“…just as breathing sustains each person, whether one is conscious of it or not, so too, Mashiach, the world’s ultimate rectification, has sustained the world from its inception, whether we are conscious of it or not.” Mashiach, Who, What, Why, How Where, When, R’ Chaim Kramer, Breslov Research Institute, pg. 44

Just as prayer links to the incense, R’ Kramer notes,

“Mashiach will “breathe the fear of God,” since his soul is rooted in the place of breathing, the nose. And this “nose,” the source of life of the Mashiach, alludes to prayer. Rebbe Nachman thus taught: Mashiach’s main weapon is prayer…” Thus prayer is represented by the nose. And the nose is breathing, life itself.” Mashiach, Who, What, Why, How, Where, When, Chaim Kramer, Breslov Research Institute, pg. 42

He continues,

“…[Mashiach’s] “breathing” will have a very positive effect upon mankind.  . . The breath that Mashiach will breathe will emanate from the Torah and its 613 mitzvot. This is “The spirit of God [that] hovered over the waters.” The spirit is Mashiach and the waters are the Torah. Mashiach’s spirit is embedded in the Torah and he will draw his breath, the awe of God, from it. With this spirit, he will be able to “breathe into others” filling them with an awe and respect for God.” Mashiach, Who, What, Why, How, Where, When, Chaim Kramer, Breslov Research Institute, pg. 63

This links incredibly to the Book of John,

“Yeshua therefore said to them again, “Peace be to you. As the Father has sent me, even so I send you. When he had said this, he breathed on them, and said to them, ‘Receive the Holy Spirit!” John 20:21-22

Motzei Shabbat

Does the New Testament support a “Sunday Sabbath”? The Book of Acts says,

“On the first day of the week, when the disciples were gathered together to break bread, Paul talked with them, intending to depart on the next day, and continued his speech until midnight. There were many lights in the upper room where we were gathered together. A certain young man named Eutychus sat in the window, weighed down with deep sleep. As Paul spoke still longer, being weighed down by his sleep, he fell down from the third story, and was taken up dead. Paul went down, and fell upon him, and embracing him said, Don’t be troubled, for his life is in him. When he had gone up, and had broken bread, and eaten, and had talked with them a long while, even until break of day, he departed. They brought the boy in alive, and were greatly comforted.” Acts 20:7-12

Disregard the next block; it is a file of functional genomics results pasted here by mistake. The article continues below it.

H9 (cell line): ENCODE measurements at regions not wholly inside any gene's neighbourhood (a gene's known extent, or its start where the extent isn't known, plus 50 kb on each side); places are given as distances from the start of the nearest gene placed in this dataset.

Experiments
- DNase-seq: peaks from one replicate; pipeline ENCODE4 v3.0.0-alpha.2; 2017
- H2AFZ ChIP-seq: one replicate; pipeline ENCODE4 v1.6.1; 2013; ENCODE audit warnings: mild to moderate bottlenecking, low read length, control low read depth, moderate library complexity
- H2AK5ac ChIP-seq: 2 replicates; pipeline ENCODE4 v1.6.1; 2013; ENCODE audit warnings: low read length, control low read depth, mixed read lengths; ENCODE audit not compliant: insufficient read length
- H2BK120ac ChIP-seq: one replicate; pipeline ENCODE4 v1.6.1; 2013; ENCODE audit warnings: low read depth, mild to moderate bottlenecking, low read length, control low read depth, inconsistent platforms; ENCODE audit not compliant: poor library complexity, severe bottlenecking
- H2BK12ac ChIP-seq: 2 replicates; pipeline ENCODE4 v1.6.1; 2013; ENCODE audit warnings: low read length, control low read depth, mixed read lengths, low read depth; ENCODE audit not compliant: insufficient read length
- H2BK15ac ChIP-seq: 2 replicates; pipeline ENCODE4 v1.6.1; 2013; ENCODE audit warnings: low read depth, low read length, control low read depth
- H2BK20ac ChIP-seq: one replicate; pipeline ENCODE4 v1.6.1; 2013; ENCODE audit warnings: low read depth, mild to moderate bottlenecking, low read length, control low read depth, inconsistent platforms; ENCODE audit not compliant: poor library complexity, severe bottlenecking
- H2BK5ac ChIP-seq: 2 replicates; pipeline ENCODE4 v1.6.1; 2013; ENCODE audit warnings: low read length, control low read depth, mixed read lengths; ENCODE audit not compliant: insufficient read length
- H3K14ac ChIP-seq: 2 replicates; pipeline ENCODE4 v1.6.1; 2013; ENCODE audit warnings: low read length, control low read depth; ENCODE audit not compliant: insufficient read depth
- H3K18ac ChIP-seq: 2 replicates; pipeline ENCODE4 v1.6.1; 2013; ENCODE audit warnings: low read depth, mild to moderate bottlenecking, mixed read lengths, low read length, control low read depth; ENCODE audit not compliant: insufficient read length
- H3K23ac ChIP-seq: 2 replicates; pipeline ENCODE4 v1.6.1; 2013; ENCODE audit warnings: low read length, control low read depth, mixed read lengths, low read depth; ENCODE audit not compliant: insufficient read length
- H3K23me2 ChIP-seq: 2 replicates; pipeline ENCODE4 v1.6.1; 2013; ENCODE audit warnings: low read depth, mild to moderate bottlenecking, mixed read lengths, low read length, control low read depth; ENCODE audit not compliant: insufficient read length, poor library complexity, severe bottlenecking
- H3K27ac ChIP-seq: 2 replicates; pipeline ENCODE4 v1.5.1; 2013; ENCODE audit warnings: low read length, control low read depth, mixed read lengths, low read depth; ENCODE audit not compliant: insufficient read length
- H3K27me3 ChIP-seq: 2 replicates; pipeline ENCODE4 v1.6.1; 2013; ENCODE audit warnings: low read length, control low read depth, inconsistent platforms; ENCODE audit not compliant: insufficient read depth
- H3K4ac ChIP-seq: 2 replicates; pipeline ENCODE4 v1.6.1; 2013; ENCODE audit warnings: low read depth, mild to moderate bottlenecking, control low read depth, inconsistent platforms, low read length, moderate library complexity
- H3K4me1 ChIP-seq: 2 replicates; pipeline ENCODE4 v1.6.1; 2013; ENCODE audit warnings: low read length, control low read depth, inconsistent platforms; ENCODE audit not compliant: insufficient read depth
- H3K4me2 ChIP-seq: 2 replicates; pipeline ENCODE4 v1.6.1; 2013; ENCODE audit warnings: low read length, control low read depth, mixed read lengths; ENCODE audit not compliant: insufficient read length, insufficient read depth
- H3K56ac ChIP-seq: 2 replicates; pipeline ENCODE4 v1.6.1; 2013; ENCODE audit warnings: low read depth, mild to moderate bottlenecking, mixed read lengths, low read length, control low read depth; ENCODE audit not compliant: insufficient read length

At first glance, it would seem clear that the early believers had a Sunday church service – that is, until you begin to examine the text in a first century Jewish context. It is important to note that the word “day” is missing in the above passage. However, in Jewish thought, a “day” actually begins in the evening. This concept comes from Genesis,

“There was evening and there was morning, one day.” Genesis 1:5

To further illustrate the point, they were meeting in a third-story room with a window, and had many candles in the room. This indicates that without the multiple sources of illumination, the room would have been dark, therefore it would have been dark outside. Therefore, the believers did not meet together on Sunday morning, they met together on Saturday night, Motzei Shabbat, the going out of the Shabbat. After Eutychus fell out of the window, Paul miraculously revived him, and Paul talked with them until Sunday morning, when he departed on his journey. 


At the end of Shabbat, there is a service called הַבְדָּלָה Havdalah, which means “separation”. It sets the Shabbat apart from the ordinary days of the week. When at least three stars shine in the sky, three elements below are brought out for the special occasion. A braided candle, a kiddush cup, and a box of spices, called besamim in Hebrew. I remember standing at the Kotel, or Western Wall, when spices were passed around to smell. It was an incredible experience.’s glossary makes an interesting observation about Havdalah, noting that, “All the senses are used in blessing the wine, the light of a special candle and smelling spices.”